What consumers should expect from Remote Design Professionals – Part 3

Read Part 1.

Read Part 2.

Many questions come to mind when a potential consumer considers remote design (outsourcing) as an option for their business. The most common would be “How can it work?” Numerous concerns arise regarding quality, time management & integrity. Some have tried it & failed, while others shy away due to the misrepresentation from colleagues. Like any industry, success and failure are determined by satisfied clients.

Below are some expectations for consumers should have for remote design (outsourcing):

  • Implementation

The implementation process must be a smooth, planned out process. Design professionals that have credibility have been through this process numerous times and have it down to a science. This is another opportunity to recognize a “fly-by-night”.

  • Incentives

What is the incentive for the consumer to use the design professional? Is it price or is it value? Is it timeliness or accuracy? The companies that provide the proper incentives make it easier for the consumer to make purchases. Repeat business from steady clients should provide some type of incentive that is valuable to the consumer.

  • Industry Associations/Memberships

A true design professional will have a membership in their field of expertise, perhaps even multiple memberships across various associations. Not only does this reflect professionalism, it also allows the opportunity for the design professional’s colleagues/peers to be contacted by a potential client for credibility verification. Consumers that overlook this will regret it.

  • Industry Experience

This sounds like a “no-brainer” right? Well it’s not! Consumers that buy on price only will get exactly what they pay for. While the design professional’s company may appear to have qualified individuals at the forefront, what about the technical folks that actually do the work? Are they just as qualified? Sometimes it helps to ask the painful questions BEFORE an issue arises. There are far too many companies out there with a qualified “lead man”, without experienced technicians. These types have “muddied the waters”, leaving a bad taste in the mouths of those who have tried to utilize their service. Our mistakes are perhaps our greatest teacher, but that does not mean that you are comparing apples to apples. Experience will set companies apart.

  • Influence

What influence does the design professional have? Are they sharing knowledge, or keeping it all to themselves? Are they truly out to genuinely help their industry? You can tell fairly rapidly who actually knows their industry by how much information they are willing to give away, without any expectation. Influence becomes a key factor when researching, as influence equals respect.

  • Integrity

It seems this is a lost art these days. Design professionals without integrity will flee at the first sign of trouble, leaving the consumer holding the bag. Integrity should be the foundation of any viable company. A company with integrity will qualify itself without being asked. Integrity is a two way street. A company with integrity will not do business with another company that lacks it, no matter what the price tag is!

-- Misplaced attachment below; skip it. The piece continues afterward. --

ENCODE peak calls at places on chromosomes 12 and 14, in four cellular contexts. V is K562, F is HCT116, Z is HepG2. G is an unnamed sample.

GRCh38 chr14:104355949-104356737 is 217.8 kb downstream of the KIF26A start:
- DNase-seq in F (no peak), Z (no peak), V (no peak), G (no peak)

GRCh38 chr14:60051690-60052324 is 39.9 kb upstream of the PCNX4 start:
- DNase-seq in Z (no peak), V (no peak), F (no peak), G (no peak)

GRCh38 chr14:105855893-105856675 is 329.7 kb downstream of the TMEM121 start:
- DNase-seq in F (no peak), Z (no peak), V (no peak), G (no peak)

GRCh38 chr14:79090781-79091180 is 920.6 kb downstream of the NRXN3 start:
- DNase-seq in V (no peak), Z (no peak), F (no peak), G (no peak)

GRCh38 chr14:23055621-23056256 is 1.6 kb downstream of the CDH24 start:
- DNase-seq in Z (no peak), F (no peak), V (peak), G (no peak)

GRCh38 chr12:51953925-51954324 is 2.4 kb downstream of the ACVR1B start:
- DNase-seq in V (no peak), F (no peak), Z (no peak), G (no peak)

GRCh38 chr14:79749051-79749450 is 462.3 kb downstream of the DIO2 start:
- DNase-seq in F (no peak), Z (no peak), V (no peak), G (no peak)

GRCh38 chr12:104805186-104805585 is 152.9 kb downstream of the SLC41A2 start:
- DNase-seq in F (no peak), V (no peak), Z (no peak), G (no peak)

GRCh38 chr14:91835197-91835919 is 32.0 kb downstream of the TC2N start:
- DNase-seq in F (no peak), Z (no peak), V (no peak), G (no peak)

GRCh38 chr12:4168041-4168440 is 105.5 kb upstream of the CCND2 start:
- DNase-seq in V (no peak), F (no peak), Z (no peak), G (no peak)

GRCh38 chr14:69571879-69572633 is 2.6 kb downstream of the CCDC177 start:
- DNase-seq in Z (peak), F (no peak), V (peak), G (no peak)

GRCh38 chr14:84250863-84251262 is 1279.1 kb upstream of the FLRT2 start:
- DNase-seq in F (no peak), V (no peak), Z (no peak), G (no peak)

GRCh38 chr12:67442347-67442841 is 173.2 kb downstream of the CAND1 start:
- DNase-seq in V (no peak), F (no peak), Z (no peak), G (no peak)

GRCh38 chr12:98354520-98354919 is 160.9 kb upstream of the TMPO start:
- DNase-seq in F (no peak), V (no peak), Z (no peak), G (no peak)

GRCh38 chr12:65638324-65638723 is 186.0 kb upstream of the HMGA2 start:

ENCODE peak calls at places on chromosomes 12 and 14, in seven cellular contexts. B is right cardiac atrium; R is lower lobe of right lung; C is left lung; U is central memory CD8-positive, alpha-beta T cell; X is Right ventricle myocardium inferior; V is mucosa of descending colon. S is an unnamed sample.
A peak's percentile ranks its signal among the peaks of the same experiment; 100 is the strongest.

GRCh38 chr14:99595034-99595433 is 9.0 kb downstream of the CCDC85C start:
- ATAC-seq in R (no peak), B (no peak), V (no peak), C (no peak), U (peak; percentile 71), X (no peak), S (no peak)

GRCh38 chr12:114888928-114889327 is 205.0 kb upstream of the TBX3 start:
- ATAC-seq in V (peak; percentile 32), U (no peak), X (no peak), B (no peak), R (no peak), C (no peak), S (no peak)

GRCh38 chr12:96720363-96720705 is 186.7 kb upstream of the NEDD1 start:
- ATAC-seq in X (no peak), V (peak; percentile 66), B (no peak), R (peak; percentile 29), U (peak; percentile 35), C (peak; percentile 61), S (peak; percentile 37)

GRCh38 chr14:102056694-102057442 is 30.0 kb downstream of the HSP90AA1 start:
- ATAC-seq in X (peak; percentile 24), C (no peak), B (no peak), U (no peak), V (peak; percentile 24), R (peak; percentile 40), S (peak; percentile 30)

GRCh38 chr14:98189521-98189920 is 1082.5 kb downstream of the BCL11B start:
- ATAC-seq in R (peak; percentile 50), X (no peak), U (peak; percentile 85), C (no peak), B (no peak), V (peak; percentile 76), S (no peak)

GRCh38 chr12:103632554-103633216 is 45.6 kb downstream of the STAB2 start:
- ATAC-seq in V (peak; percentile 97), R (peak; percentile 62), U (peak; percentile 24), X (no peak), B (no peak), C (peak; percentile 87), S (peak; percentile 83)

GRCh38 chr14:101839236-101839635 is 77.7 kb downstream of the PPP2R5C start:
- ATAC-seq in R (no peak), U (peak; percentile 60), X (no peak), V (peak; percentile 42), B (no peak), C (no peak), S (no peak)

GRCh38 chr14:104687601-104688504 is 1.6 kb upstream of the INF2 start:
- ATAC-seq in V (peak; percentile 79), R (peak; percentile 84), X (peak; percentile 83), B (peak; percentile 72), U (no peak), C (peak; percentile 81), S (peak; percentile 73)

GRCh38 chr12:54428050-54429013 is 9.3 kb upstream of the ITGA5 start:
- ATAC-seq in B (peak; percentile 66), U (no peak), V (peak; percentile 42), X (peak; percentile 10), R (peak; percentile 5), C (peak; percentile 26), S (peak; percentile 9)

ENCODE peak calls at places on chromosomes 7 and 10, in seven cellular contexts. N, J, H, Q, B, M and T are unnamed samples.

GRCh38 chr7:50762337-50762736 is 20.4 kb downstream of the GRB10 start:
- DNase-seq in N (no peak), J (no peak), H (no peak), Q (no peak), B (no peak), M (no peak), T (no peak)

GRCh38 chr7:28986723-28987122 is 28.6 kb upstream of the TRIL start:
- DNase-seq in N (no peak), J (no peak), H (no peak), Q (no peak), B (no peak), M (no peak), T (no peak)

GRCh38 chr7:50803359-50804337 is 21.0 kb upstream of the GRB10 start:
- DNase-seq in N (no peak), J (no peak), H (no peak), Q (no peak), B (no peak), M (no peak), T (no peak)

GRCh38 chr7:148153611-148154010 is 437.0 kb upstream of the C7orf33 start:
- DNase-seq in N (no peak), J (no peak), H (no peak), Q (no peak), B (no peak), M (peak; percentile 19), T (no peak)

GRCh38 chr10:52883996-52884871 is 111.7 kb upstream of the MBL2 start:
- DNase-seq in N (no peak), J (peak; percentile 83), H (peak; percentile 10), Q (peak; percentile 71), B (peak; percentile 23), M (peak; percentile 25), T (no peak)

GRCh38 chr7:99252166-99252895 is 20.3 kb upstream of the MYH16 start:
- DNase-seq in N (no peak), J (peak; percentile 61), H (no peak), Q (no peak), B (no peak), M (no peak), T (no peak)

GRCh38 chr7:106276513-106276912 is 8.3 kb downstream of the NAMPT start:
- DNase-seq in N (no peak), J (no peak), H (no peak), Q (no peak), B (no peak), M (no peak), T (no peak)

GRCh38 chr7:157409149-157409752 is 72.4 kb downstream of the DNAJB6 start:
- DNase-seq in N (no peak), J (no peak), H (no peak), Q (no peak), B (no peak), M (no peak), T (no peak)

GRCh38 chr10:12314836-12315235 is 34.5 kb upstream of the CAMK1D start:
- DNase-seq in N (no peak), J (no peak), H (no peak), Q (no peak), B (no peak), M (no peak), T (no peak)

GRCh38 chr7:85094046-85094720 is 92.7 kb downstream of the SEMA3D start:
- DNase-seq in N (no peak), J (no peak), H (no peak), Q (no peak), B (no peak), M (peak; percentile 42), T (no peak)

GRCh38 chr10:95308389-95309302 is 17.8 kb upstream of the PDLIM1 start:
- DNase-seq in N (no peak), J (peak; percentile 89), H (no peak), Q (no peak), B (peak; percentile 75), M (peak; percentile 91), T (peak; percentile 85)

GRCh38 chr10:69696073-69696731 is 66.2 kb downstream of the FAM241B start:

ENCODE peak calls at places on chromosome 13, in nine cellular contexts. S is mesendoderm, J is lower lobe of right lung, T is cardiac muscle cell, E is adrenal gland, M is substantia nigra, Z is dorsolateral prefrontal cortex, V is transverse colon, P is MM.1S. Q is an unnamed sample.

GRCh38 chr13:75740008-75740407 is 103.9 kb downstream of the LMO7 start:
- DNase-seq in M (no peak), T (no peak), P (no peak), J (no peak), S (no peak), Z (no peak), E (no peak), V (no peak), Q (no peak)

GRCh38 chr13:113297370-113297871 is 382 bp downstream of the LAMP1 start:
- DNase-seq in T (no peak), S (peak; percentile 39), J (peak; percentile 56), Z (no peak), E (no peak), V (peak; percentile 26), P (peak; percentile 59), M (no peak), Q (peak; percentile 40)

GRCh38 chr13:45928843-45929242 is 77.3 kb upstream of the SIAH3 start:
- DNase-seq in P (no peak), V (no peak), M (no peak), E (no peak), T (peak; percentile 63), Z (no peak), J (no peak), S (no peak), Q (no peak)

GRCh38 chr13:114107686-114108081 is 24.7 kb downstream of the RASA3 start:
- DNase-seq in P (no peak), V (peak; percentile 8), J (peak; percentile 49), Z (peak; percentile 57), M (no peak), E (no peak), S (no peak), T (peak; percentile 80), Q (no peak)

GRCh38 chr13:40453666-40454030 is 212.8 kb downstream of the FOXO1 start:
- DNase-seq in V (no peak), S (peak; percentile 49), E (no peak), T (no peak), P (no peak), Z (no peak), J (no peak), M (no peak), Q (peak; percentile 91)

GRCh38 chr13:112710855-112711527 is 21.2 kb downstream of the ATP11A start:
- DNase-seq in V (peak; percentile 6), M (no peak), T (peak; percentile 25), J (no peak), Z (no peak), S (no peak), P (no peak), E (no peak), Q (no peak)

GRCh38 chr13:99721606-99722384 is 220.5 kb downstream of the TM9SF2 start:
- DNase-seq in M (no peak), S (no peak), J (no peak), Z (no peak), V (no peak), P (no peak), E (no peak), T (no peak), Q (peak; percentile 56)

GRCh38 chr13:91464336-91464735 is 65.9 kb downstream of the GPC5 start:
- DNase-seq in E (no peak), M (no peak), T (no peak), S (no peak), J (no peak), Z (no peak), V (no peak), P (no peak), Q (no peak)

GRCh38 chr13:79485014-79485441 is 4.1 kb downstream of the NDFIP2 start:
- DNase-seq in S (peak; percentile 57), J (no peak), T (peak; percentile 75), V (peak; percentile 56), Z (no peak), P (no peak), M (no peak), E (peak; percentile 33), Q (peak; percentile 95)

• Interaction

This is a huge factor these days. With telemarketing mostly in other countries, who is to say that the design professional isn’t also? Do they speak the same language? Are they in the same time zone? Can they accurately comprehend the information sent to them? Don’t take this for granted. Know what to expect up front.

  • Job Description

Do you know exactly what you will get ahead of time? Is there a descriptive, detailed list? The consumer in a retail store knows exactly what they are purchasing. Any job that someone applies for, will have a job description, outlining specifics. Why should utilizing a design professional be any different?

  • Key Contact(s)

Who will be handling the major roles? Accounting, Administration, IT, Management, Technical, etc.? Will you have the access needed to resolve any conflicts before they become an issue?  A consumer should not have a single contact, they should have a list. Beware of the “solo” contact. It may just be a “solo” operation.

  • Level of Service

Some design professionals are one-dimensional, meaning they do it “their way”. They approach adaptability as a selling feature, rather than a requirement. The level of service should be determined by the client purchasing services, with the design professional accommodating any/all requests. Therefore, the level of service should closely resemble that of the consumer’s employees. Do not be fooled into thinking otherwise.

  • Liability

Who assumes it, if something goes wrong? Does the design professional have liability insurance? If the answer is no, yet the consumer does business with the design professional anyway, the consumer must be prepared to assume all liability. Any business that is concerned with longevity will have insurance.

  • Library

When you go to the library, you can check out books, videos, etc. There is an abundance of ways to acquire the knowledge you are seeking. Does your design professional have a library for the consumer? Are there drawing details, that descriptive and explicit? If not the consumer should question how anything is done correctly.

  • Longevity

Is this a company that was active last year and will they be next year? How has the recession affected them? And the million dollar question: Are they getting repeat business? Longevity is contingent upon client satisfaction. Take a look at a design professional’s track record with consumers if you want to measure longevity. The sooner you can identify a “short-timer”, the better.

Stay tuned for Part 4…